时间：02-27 来源：转载自澎湃新闻 浏览量：3245
"— he was pretending to offer help so that he could trick Malfoy into telling him what he's doing?"
- "Then, as Charlie isn't coming home, that just leaves Harry and ;|/ Ron in the attic, and if Fleur shares with Ginny —" "— that'll make Ginny's Christmas —" muttered Fred. "— everyone should be comfortable. Well, they'll have a bed, anyway," said Mrs. Weasley, sounding slightly harassed.
"Gerremoffme!" he yelled, but with one last look of vindictive fury, Hermione wrenched open the door and disappeared through it. Harry thought he heard a sob before it slammed.
Everybody looked round. Malfoy had flushed a dull pink; he looked furious as he stepped away from Crabbe, with whom he appeared to have been having a whispered argu-ment. Harry glanced quickly at Snape, who also looked annoyed, though Harry strongly suspected that this was less because of Malfoy's rudeness than the fact that McGonagall had reprimanded one of his house.
But her face suddnly turned blank; she had just spotted Ron and Lavender, who were i ntertwined in the same armchair.
Fil ich's expression of outraged disappointment was perfectly pre di c t able; but why, Harry wondered, watching him, did Malfoy look almost equally unhappy? And why was Snape looking at Mal-foy as though both angry and . . . was it p ossible? ... a lit tl afraid? But almost before Harry had registered what he had seen, Filch had turned and shuffled away, muttering under his breath; Malfoy h ad composed his face into a smile and was thanking Slughorn for his generosity, and Snape's face was smoothly inscrutable again.
"Look sharp, Tom," said Slughorn, turning around and finding him still present. "You don't want to be caught out of bed out of hours, and you a prefect..."
"Never," said Dumbledore. "He gave, as I say, a full and boastful confession."
"He always spoke very highly of you, sir," said Malfoy quickly. "Said you were the best potion-maker he'd ever known. ..."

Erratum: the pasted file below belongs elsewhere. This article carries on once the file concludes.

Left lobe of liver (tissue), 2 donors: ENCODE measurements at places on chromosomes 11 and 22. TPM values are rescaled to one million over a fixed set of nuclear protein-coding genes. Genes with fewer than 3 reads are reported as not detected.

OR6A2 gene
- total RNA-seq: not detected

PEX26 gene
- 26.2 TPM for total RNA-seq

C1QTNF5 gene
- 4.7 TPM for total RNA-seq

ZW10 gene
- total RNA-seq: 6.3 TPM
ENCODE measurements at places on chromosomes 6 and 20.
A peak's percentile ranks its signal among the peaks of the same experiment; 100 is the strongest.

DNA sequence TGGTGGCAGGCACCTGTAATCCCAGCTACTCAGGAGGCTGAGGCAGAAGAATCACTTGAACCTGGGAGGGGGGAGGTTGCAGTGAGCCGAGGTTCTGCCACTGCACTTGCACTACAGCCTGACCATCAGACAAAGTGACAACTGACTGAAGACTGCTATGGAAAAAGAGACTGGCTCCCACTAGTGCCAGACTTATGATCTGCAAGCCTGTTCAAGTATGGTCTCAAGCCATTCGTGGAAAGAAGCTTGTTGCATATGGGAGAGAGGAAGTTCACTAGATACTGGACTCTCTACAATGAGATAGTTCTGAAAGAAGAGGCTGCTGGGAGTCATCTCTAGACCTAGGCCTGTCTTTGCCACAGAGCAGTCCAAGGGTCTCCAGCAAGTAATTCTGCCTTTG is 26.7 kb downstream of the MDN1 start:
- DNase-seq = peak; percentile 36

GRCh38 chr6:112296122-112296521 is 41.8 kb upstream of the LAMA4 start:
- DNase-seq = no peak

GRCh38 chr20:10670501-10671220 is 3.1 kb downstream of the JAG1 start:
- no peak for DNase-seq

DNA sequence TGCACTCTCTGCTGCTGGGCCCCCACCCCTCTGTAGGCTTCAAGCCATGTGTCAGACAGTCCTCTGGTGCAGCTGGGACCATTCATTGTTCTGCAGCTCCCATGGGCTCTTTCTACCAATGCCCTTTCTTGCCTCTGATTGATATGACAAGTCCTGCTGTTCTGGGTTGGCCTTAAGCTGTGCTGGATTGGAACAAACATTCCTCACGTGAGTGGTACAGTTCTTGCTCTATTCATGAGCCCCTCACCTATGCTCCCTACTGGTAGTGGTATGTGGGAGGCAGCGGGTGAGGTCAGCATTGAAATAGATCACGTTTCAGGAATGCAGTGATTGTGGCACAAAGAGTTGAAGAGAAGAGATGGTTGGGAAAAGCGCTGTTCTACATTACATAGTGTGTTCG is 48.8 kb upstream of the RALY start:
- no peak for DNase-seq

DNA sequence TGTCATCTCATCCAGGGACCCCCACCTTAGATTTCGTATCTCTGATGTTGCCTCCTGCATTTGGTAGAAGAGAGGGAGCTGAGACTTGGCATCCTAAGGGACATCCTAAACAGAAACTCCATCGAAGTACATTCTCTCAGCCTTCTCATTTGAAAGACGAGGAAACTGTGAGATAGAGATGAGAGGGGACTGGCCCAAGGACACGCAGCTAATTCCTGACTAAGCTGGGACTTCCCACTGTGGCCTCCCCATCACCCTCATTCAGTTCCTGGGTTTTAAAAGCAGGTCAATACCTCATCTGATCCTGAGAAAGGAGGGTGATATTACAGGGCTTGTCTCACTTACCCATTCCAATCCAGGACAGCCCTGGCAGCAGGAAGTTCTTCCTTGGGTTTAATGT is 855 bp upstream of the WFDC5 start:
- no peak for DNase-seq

Snow was swirling against the icy windows once more; Christmas was approaching fast. Hagrid had already singlehandedly delivered the usual twelve C hristmas trees to the Great Hall; garlands of holly and tinsel had been twisted around the banisters of the stairs; everlasting candles glowed from inside the helmets of suits of armor and great bunches of mistletoe had been hung at intervals along the corridors. Large groups of girls tended to converge underneath the mistletoe bunches every time Harry went past, which caused blockages in the corridors; fortunat e ly, however, Harry's frequent nighttime wanderings had given him an unusually good knowledge of the castle's secret passageways, so that he was often, without too much difficulty, to naviga t e mistletoe-free routes between classes.
"I've wanted to meet you for a very long time," said Scrimgeour, after a few moments. "Did you know that?"
"I dunno," said Harry. "They were at Slughorn's party together, but I don't think it went that well."
Hermione raised her eyebrows. "Do you really think I'd stoop that low?"
She left. At once Lavender and Parvati put their heads together to discuss this new development, with everything they had ever heard about McLaggen, and all they had ever guessed about Hermione. Ron looked strangely blank and said nothing. Harry was left to ponder in silence the depths to which girls would sink to get revenge.
When Harry and Hermione arrived in the Hall (Ron had come down with Lavender) they found that the tables had disappeared. Rain lashed against the high windows and the enchanted ceiling swirled darkly above them as they assembled in front of Professors McGonagall, Snape, Flitwick and Sprout - the Heads of House - and a small wizard whom Harry took to be the Apparition Instructor from the Ministry. He was oddly colourless, with transparent eyelashes, wispy hair and an insubstantial air, as though a single gust of wind might blow him away. Harry wondered whether constant dis-appearances and reappearances had somehow diminished his substance, or whether this frail build was ideal for anyone wishing to vanish.
Fil ich's expression of outraged disappointment was perfectly pre di c t able; but why, Harry wondered, watching him, did Malfoy look almost equally unhappy? And why was Snape looking at Mal-foy as though both angry and . . . was it p ossible? ... a lit tl afraid? But almost before Harry had registered what he had seen, Filch had turned and shuffled away, muttering under his breath; Malfoy h ad composed his face into a smile and was thanking Slughorn for his generosity, and Snape's face was smoothly inscrutable again.。